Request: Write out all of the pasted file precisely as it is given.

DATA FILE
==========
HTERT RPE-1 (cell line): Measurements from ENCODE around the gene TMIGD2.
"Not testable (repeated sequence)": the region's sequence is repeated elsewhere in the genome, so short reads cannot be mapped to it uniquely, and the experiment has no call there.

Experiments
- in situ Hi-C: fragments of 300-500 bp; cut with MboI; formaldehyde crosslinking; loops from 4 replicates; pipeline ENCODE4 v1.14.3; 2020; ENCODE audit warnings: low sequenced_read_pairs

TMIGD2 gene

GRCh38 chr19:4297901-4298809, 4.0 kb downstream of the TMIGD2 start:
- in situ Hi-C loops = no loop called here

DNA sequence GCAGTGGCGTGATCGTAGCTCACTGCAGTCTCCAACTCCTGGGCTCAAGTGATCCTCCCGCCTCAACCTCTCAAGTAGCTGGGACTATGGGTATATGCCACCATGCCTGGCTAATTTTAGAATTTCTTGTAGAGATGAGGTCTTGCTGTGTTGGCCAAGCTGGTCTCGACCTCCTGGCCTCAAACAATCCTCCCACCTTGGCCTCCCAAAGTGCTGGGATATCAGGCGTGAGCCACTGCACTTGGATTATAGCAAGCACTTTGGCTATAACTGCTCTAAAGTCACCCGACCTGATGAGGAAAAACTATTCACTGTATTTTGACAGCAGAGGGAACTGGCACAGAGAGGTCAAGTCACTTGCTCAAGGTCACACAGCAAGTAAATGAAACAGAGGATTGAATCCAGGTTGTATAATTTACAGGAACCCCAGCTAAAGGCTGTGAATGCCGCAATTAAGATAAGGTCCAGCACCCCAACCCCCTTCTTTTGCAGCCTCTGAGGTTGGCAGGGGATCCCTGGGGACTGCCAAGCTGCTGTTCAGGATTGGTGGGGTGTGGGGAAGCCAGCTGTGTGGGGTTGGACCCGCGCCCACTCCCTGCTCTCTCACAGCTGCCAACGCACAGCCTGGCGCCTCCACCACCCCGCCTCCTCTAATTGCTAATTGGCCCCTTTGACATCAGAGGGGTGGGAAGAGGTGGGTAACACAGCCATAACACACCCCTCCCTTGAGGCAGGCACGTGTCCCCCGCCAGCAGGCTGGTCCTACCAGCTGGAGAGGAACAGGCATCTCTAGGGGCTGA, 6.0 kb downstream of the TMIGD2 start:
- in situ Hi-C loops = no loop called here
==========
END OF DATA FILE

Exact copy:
HTERT RPE-1 (cell line): Measurements from ENCODE around the gene TMIGD2.
"Not testable (repeated sequence)": the region's sequence is repeated elsewhere in the genome, so short reads cannot be mapped to it uniquely, and the experiment has no call there.

Experiments
- in situ Hi-C: fragments of 300-500 bp; cut with MboI; formaldehyde crosslinking; loops from 4 replicates; pipeline ENCODE4 v1.14.3; 2020; ENCODE audit warnings: low sequenced_read_pairs

TMIGD2 gene

GRCh38 chr19:4297901-4298809, 4.0 kb downstream of the TMIGD2 start:
- in situ Hi-C loops = no loop called here

DNA sequence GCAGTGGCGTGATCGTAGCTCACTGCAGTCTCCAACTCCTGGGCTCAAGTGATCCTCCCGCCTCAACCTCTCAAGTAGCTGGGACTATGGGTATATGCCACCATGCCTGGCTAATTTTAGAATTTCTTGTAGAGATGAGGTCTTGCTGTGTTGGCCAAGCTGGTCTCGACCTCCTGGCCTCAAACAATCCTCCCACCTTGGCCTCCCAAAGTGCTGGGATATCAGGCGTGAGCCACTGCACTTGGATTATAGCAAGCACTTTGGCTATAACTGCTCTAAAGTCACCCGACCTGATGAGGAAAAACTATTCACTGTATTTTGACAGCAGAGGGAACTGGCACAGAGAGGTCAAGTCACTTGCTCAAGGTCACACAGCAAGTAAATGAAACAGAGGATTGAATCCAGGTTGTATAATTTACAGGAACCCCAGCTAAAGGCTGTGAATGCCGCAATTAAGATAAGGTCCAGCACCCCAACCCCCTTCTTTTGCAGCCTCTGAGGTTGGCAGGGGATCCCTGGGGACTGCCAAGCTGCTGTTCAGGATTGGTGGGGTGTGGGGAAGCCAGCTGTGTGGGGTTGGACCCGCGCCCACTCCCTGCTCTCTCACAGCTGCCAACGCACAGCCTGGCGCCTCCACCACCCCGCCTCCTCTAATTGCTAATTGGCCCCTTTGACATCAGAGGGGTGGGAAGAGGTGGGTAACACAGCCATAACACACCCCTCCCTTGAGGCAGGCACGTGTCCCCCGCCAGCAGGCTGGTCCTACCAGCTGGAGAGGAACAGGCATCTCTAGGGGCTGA, 6.0 kb downstream of the TMIGD2 start:
- in situ Hi-C loops = no loop called here